EU climate chief warns against curbing carbon price rally

BRUSSELS, May 7 (Reuters) - The European Union’s head of climate change policy on Friday warned against policymakers intervening in the carbon market, after the price of EU carbon permits soared this week to record highs.

EU carbon prices rose above 50 euros per tonne for the first time this week, boosted by the bloc’s new target to slash emissions faster this decade than previously expected, and increased activity in the market from financial investors.

Analysts expect that goal will stoke further price increases, with Brussels due to propose reforms in July to the EU emissions trading system (ETS), which forces polluters like factories and power plants to buy permits when they pollute.

Frans Timmermans said intervening in the market in response to the price rally would be unwise.

“It’s a market and we should be very, very careful not to intervene because that would create a non-market-based price, and that would absolutely undermine the credibility of the emissions trading system,” Timmermans told an online event hosted by the European University Institute.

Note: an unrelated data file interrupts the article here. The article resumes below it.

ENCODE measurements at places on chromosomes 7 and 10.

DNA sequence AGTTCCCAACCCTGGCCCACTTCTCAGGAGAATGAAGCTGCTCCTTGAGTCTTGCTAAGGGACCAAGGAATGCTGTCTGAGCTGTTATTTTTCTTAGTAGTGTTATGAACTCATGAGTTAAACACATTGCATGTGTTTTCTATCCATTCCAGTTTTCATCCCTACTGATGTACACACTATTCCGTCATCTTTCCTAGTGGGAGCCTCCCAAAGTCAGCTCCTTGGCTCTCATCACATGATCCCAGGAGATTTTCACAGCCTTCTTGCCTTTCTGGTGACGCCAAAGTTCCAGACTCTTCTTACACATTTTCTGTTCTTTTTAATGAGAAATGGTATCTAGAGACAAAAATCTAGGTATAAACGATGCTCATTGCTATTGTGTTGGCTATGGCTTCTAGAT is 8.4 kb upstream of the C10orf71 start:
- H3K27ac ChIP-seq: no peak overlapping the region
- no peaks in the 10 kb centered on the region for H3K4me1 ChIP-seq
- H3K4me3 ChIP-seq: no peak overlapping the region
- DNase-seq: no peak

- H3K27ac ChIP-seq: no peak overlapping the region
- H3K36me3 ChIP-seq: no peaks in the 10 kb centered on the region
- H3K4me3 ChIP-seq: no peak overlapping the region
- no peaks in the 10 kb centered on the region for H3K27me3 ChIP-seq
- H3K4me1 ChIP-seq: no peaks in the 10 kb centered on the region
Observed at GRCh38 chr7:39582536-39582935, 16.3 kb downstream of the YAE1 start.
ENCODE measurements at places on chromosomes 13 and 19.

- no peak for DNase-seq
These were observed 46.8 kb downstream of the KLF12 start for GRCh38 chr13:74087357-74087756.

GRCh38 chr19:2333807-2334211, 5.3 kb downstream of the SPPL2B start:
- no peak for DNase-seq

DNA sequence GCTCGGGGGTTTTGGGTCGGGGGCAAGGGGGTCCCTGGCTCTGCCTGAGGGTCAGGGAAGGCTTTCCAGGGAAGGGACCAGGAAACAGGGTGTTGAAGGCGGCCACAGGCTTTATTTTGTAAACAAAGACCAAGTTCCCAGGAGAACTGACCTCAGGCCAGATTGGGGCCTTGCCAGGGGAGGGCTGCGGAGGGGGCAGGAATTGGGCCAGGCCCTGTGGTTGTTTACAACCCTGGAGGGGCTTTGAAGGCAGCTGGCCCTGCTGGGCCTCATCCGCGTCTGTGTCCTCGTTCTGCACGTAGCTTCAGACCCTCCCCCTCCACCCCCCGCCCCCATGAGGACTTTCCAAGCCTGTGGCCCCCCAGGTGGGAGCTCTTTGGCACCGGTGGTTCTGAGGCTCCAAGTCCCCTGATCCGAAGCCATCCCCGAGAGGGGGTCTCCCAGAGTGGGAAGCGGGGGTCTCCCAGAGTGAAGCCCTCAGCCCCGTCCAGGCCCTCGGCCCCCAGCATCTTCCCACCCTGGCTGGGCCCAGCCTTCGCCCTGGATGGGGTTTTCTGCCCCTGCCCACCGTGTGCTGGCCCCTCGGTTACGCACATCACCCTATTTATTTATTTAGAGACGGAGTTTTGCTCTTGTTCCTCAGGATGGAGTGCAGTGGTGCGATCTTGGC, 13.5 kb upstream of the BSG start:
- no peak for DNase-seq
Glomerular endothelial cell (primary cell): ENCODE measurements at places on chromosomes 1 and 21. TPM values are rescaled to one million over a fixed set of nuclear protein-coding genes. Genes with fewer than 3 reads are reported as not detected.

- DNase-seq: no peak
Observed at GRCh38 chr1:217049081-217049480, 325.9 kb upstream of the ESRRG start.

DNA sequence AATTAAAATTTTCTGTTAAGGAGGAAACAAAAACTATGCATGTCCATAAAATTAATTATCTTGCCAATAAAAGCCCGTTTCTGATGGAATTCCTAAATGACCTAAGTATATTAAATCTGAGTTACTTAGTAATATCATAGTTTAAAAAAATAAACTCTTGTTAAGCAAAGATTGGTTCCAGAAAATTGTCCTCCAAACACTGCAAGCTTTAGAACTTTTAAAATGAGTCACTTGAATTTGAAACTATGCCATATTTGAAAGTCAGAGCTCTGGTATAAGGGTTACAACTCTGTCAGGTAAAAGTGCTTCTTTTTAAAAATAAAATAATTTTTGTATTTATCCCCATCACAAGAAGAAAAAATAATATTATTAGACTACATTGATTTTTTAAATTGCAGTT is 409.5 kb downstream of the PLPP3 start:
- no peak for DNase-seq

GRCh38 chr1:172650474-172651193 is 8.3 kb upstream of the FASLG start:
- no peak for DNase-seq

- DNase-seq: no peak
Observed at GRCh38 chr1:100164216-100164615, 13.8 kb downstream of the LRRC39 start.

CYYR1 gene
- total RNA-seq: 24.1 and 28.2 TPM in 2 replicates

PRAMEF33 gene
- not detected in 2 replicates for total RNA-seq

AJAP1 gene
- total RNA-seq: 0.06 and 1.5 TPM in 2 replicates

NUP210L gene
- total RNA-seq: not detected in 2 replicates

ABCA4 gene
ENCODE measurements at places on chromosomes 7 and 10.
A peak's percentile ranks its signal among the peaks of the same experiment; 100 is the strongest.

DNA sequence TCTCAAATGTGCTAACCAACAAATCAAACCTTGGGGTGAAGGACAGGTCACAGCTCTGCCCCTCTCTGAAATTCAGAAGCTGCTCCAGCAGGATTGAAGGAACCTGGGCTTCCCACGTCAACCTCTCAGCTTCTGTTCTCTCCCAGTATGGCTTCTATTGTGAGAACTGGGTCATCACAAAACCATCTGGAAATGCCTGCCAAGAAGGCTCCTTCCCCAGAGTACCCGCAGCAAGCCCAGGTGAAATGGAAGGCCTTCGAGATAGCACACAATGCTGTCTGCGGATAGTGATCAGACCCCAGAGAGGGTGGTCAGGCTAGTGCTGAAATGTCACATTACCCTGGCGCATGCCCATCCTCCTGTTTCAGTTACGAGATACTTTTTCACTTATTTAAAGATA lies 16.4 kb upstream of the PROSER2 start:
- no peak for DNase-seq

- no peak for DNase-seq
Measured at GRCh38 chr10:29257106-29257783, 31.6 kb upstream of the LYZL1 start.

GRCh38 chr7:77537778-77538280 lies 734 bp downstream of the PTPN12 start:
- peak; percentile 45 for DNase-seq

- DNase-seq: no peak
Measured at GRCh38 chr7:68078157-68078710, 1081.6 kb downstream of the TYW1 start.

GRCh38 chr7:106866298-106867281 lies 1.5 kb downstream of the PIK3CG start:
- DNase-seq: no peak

Asked about rising CO2 prices, he said: “It’s a market, so who am I to say what’s too high or too low? It’s a market mechanism, but if we want to achieve our goals, I think the price should be much higher than it is even at 50 euros. But that’s up to the market,” he said.

Analysts say CO2 prices need to reach near 100 euros per tonne to make green industrial technologies like renewable hydrogen fuel competitive with polluting alternatives.

But steep CO2 costs may also stoke political tensions. Previous rapid increases in the EU carbon price led Poland to ask the Commission to intervene. Timmermans is due to meet Polish climate minister Michal Kurtyka later on Friday.

The EU does not set the CO2 price in the market, but EU policies influence the scheme’s supply and demand of permits, which guides the price.

“You influence the behaviour of markets, but you don’t control the markets,” Timmermans said. (Reporting by Kate Abnett. Editing by John Chalmers and Mark Potter)